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Haptically perceived softness of deformable stimuli can be manipulated by applying external forces during the exploration

Metzger, Anna; Drewing, Knut

The perception of softness is the result of the integration of information provided by multiple cutaneous and kinesthetic signals. The relative contributions of these signals to the combined percept of softness was not yet addressed directly. We transmitted subtle external vertical forces to the exploring human finger during the exploration of deformable silicone rubber stimuli to dissociate the force estimates provided by the kinesthetic signals and the efference copy from cutaneous force estimates. This manipulation introduced a conflict between the cutaneous and the kinesthetic/efference copy information on softness. We measured Points of Subjective Equality (PSE) of manipulated references to stimuli which were explored without external forces. PSEs shifted as a linear function of external force in predicted directions - to higher compliances with pushing and to lower compliances with pulling force. We found relative contribution of kinesthetic/efference copy information to perceived softness being 23% for rather hard and 29% for rather soft stimuli. Our results suggest that an integration of the kinesthetic/efference copy information and cutaneous information with constant weights underlies softness perception. The kinesthetic/efference copy information seems to be slightly more important for the perception of rather soft stimuli.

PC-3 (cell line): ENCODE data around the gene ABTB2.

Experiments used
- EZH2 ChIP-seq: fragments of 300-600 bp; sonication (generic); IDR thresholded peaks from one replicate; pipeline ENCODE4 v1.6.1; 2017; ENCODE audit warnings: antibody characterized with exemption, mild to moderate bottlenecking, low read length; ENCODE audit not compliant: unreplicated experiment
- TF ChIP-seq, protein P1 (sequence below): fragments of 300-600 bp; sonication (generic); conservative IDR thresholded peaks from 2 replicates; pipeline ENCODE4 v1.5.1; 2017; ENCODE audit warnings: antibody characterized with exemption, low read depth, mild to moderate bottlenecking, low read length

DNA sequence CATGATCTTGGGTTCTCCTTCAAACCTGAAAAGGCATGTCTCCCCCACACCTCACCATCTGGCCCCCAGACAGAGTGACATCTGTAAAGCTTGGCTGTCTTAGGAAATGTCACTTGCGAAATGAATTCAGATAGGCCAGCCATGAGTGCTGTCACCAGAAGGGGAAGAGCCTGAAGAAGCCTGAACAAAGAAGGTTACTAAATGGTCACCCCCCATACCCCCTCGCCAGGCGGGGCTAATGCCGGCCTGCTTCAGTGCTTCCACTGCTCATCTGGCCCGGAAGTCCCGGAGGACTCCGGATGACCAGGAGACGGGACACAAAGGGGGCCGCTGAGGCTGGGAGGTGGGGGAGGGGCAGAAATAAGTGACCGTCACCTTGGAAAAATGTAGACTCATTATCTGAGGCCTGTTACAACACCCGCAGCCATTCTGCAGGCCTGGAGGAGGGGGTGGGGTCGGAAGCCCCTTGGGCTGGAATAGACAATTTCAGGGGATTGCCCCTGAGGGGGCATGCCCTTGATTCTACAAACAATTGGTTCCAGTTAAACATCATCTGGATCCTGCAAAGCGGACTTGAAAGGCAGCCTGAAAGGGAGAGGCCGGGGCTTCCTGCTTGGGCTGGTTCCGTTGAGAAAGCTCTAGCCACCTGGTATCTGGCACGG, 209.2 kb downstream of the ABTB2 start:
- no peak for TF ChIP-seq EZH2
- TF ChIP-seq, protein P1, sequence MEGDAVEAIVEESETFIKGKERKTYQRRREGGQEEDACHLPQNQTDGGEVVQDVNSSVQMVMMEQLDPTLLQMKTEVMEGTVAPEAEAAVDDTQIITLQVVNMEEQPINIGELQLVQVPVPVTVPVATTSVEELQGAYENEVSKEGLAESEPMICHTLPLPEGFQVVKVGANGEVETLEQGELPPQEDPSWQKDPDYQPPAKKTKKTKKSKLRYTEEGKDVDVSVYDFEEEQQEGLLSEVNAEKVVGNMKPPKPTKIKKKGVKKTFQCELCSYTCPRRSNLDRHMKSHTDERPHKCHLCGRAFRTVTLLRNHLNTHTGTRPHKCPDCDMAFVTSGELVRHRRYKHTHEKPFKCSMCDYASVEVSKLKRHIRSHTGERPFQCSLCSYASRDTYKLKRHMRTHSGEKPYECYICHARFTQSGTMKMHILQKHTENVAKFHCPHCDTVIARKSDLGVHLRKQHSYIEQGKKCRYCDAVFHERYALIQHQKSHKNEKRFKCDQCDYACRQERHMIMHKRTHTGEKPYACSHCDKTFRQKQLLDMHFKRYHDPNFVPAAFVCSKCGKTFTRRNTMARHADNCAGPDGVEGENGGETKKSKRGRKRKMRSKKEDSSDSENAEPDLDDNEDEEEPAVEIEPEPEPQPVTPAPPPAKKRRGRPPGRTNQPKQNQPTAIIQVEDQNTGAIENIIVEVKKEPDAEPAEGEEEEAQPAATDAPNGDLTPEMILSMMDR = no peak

Metzger, A., & Drewing, K. (2015). Haptically perceived softness of deformable stimuli can be manipulated by applying external forces during the exploration. In World Haptics Conference (WHC), 2015 IEEE (pp. 75-81). IEEE.

 

The Zip file contains all data relative to the publication. The data of each participant is contained in a separate folder. This folder contains a *.raw file for each session of the experiment and a "data" folder, which contains movement trajectories (*.trj files) and the staircase reversals for each condition (*.pse files) in separate folders for each session.

A description of the variables is contained in the file VARIABLE_CODES.txt

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